I just read Darren's post
on the living and fossil species of Tursiops
. (The skeleton above is that of Lagenorhynchus
, stolen from here
.) Was surprised by this:
The large, offshore dolphins are now called T. truncatus Montagu, 1821, and the smaller, nearshore ones are T. aduncus Ehrenberg, 1832. T. truncatus is longer-bodied (with 62-67 vertebrae, as opposed to 59-62 in T. aduncus) and has a proportionally shorter rostrum.
That's a range of 8 vertebral positions with the genus (whatever that
is), and 5 just within T. truncatus
. That's a lot. In most tetrapods, it's not unusual to find individuals that vary by one or two positions from their conspecifics. Humans usually have 7 cervicals, 12 thoracics, 5 lumbars, 5 sacrals, and four coccygeals (caudals), for a total of 33, but according to White and Folkens (2000) as many as 1 in 10 people may vary from that norm. Most of the people who do vary do so at the lumbo-sacral junction; for example, having 4 lumbars and 6 sacrals or vice versa. But that wouldn't change the total count 33. My guess is that of the people who actually have a different total number of vertebrae, the difference is in the coccyx. It's tempting to write that off as a consequence of our caudal vertebrae being vestigial, but I immediately wonder if caudal vertebrae are not inherently more variable in number (than other kinds of vertebrae) in other tetrapods. I mean, having a tail that is one vert longer or shorter is probably going entail a lot fewer changes in the rest of the body than having a different count in the neck, thorax, or sacrum.
Which brings me back to the dolphins. I am curious about how much of that 8-vertebra spread is accounted for by varying numbers of caudal vertebrae.
One question that might come to mind is how one would tell. In most tetrapods it's easy: start counting at the end of the sacrum, and keep going until you run out of vertebrae to count. But extant cetaceans--even those with pelvic elements, like most baleen whales--don't have sacral vertebrae. So figuring out where the tail starts is a bit of a pain. I read a paper on it once, which I don't have to hand and am not going to dig up, and the upshot is that even though the sacral ribs that define the bony sacrum are gone, you can still identify the base of the tail based on patterns of blood vessels and nerves. Which is fine when you're dissecting a dolphin (I'd love to but never have), but not much use when you're just looking at a skeleton. If it's a complete articulated skeleton, you could use the haemal arches to get you in the right neighborhood, but the haemal arches are probably variable themselves, and might not be present anyway.
If I was a more dedicated blogger I'd be citing more refs and getting your more answers and fewer guesses. But I've got other fish to fry.
I know that the argument from personal incredulity is weak, but I just can't believe that it's wrong all the time. And, despite my near-total ignorance of vertebral variation in most tetrapods and in cetaceans specifically, a 5-vertebra range of variation strikes me as too much for one species. And since Darren's post touches on variation, cryptic species, and the splitting of Tursiops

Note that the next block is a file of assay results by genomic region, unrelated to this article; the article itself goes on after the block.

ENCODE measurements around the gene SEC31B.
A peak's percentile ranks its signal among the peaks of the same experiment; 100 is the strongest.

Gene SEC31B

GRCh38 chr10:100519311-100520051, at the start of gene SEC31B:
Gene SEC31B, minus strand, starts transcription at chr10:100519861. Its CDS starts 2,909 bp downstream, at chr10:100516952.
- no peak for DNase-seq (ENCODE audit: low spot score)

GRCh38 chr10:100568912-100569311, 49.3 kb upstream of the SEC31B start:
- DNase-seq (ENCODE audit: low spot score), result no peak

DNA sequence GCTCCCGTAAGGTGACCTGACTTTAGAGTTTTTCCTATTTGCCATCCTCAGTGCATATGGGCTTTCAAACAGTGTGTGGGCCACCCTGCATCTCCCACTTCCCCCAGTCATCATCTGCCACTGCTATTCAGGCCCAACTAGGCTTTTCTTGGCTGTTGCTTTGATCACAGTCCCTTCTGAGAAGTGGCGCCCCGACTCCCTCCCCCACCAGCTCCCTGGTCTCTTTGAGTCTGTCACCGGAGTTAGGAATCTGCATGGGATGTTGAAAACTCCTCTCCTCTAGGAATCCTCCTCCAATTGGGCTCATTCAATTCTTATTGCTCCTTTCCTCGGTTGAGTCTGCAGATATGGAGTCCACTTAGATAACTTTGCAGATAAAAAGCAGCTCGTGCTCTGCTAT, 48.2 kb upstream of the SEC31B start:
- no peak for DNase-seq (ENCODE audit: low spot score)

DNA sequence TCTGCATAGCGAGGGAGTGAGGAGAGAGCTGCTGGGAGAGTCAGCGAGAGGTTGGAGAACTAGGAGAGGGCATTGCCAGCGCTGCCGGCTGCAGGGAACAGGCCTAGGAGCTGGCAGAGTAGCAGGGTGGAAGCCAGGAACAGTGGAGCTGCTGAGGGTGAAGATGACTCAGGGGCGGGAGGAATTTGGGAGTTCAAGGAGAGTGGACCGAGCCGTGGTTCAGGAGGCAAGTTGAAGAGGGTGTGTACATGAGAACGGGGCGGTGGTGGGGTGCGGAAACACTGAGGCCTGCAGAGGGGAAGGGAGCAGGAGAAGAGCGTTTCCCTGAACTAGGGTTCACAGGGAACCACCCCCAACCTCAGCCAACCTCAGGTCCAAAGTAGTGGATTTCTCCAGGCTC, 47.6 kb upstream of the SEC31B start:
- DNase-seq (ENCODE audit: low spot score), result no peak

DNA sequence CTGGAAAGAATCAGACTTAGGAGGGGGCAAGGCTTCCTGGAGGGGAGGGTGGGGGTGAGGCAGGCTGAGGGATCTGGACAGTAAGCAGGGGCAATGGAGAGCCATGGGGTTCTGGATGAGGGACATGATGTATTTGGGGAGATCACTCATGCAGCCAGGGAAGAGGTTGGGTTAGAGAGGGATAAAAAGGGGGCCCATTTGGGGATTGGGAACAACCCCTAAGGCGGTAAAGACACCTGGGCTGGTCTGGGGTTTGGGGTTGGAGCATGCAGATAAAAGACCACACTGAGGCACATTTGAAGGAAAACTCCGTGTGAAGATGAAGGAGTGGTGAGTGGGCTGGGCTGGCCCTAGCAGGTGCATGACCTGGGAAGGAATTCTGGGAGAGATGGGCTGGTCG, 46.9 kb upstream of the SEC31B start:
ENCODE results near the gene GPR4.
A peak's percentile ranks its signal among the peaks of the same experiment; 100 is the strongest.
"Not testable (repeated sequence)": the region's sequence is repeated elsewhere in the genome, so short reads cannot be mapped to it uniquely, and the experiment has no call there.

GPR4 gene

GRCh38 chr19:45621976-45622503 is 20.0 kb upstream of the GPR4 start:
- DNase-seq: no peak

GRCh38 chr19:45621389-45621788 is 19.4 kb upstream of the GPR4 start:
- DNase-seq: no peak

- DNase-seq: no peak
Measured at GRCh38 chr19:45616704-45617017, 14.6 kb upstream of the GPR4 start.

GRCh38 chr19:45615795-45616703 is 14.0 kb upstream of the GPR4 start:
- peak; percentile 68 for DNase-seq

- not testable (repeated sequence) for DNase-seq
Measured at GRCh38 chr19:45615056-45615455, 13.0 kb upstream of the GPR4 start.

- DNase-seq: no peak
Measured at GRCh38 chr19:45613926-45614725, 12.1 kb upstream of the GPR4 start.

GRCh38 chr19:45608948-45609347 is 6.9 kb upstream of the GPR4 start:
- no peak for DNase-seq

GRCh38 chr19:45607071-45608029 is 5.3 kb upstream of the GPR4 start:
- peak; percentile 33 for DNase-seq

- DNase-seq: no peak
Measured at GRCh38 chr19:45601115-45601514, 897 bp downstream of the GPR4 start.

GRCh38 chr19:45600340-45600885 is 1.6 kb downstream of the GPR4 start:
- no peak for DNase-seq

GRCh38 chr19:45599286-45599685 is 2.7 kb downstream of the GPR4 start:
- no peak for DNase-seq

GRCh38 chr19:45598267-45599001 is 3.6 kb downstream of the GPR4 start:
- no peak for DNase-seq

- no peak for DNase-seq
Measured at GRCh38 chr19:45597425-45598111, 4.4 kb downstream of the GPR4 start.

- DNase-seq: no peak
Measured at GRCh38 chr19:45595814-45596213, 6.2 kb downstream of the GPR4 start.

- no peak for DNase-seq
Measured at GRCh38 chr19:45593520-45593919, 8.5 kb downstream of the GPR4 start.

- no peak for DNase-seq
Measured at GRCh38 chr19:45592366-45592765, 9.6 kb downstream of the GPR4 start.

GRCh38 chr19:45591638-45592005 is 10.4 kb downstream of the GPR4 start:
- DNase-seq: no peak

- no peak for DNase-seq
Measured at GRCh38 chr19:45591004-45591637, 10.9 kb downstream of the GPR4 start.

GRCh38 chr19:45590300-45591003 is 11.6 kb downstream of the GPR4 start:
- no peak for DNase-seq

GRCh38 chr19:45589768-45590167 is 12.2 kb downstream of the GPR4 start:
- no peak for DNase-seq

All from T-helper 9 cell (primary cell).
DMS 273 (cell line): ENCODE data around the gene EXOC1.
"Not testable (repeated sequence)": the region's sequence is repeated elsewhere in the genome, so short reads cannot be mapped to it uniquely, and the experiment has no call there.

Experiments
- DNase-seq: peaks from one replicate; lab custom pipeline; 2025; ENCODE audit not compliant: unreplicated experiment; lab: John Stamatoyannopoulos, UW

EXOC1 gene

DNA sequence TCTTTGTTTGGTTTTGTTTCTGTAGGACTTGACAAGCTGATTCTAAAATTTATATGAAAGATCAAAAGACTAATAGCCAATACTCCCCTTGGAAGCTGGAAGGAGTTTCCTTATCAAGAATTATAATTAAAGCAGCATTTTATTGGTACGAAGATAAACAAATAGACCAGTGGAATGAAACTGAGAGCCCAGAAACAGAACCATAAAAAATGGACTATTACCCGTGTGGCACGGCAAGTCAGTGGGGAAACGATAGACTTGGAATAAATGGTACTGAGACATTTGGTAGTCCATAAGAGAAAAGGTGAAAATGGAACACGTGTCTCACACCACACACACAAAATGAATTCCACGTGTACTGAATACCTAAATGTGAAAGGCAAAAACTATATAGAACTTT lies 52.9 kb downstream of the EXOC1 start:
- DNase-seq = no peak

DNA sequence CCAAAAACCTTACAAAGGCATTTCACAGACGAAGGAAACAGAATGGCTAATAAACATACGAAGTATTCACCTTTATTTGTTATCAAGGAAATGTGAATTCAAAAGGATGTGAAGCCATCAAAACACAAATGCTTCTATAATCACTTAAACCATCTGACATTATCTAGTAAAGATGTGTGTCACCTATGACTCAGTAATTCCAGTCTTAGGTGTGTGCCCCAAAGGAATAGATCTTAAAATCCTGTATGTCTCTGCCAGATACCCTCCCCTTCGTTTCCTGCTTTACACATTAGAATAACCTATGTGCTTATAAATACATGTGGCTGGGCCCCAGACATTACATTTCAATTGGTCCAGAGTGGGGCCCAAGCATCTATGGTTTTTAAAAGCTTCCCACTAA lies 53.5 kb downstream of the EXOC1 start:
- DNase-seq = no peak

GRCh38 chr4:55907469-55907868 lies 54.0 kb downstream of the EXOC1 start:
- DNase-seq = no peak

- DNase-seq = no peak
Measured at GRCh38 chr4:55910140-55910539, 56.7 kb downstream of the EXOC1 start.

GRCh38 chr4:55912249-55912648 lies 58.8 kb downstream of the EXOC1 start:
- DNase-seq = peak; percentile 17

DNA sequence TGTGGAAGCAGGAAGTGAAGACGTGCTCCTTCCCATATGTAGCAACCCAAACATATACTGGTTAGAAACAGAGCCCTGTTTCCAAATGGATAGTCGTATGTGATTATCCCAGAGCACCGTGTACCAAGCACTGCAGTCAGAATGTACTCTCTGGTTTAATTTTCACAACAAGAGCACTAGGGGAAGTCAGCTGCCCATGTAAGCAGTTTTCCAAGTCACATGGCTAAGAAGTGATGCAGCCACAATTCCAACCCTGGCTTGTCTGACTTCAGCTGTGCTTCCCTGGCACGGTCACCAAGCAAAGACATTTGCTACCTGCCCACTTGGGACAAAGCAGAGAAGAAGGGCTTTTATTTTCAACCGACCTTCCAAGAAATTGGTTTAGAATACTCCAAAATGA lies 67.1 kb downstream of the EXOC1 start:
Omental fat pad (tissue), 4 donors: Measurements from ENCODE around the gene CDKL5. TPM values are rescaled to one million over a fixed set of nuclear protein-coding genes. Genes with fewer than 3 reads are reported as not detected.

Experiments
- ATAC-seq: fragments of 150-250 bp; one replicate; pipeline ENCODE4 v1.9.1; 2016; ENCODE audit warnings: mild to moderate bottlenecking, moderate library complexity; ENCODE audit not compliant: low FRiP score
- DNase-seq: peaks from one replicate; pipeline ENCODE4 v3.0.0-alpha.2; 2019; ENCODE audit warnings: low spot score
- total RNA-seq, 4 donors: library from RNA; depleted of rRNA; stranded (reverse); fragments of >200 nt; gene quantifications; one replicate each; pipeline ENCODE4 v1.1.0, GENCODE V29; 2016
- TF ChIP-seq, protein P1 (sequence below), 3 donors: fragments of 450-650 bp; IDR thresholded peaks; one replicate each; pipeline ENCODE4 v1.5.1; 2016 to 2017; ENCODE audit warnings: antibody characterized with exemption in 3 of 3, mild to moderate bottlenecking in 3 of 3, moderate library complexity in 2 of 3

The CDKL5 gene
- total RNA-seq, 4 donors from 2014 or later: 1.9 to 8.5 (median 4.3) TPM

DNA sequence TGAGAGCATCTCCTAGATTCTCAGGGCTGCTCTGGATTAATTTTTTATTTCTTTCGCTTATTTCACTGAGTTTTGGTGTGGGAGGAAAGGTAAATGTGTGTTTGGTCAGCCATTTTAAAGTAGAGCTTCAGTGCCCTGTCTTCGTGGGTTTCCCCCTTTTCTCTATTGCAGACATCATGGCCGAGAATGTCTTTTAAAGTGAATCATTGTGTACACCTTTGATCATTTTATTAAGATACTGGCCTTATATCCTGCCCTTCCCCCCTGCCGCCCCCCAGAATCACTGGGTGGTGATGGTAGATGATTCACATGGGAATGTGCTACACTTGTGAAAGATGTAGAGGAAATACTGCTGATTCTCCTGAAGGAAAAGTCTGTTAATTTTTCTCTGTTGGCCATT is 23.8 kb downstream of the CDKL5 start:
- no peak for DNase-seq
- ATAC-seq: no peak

anyway, it made me wonder if some of that range of variation in T. truncatus
isn't actually parceled out among multiple species.
But that's not the actual thought that went through my head. The thought that went through my head was "How do you tell individual variation from biodiversity?"
And the answer, of course, is that you can't. Individual variation IS biodiversity. I've just been teaching my intro bio students about Darwin's views on variation and the origin of species. For Darwin it's all one big continuum, from individual variation to incipient varieties to varieties to subspecies to species to genera and so on up to the entire tree of life. People sometimes rag on Darwin for writing On the Origin of Species
without actually addressing speciation. But I think that's because we think species are special (well, not all of us
), and must come into existence through some process that is not just business-as-usual. But Darwin didn't think species were special. He worked out the logic of natural selection and showed that it worked. And he argued that organisms struggle most fiercely with those to which they are most similar, usually their closest relatives. Natural selection gives you a mechanism for change, and struggle among the similar gives you a mechanism for diversification (if the struggle is most intense against those to whom you are most similar, it has to be less intense elsewhere). And that's all you need (according to Darwin [according to my reading]). As things diversify they pick up different mate recognition signals or lose the ability to interbreed or do whatever it is that defines them as species to us, but those are effects of diversification that is already in motion, that starts with variation among individuals.
Not everyone agrees. For all the stuff they disagreed about, Ernst Mayr and Stephen Jay Gould were both convinced that species are special. And even if Darwin was right, that doesn't mean that speciation isn't interesting and worth studying. Only maybe we should call it lineage divergence rather than speciation so we can stop pretending that we know what a species is. But my point is that it is all connected, all the way up--from individual variation up to the whole tree of life--and back down again--because there is no tree of life, not as a Ding an sich (thank you, Great Books Discussion Group
). There are only individuals. There is only variation.
White, T.D., and Folkens, P.A. 2000. Human Osteology, Second Edition. Academic Press, New York.
Labels: Musings, Not Quite Science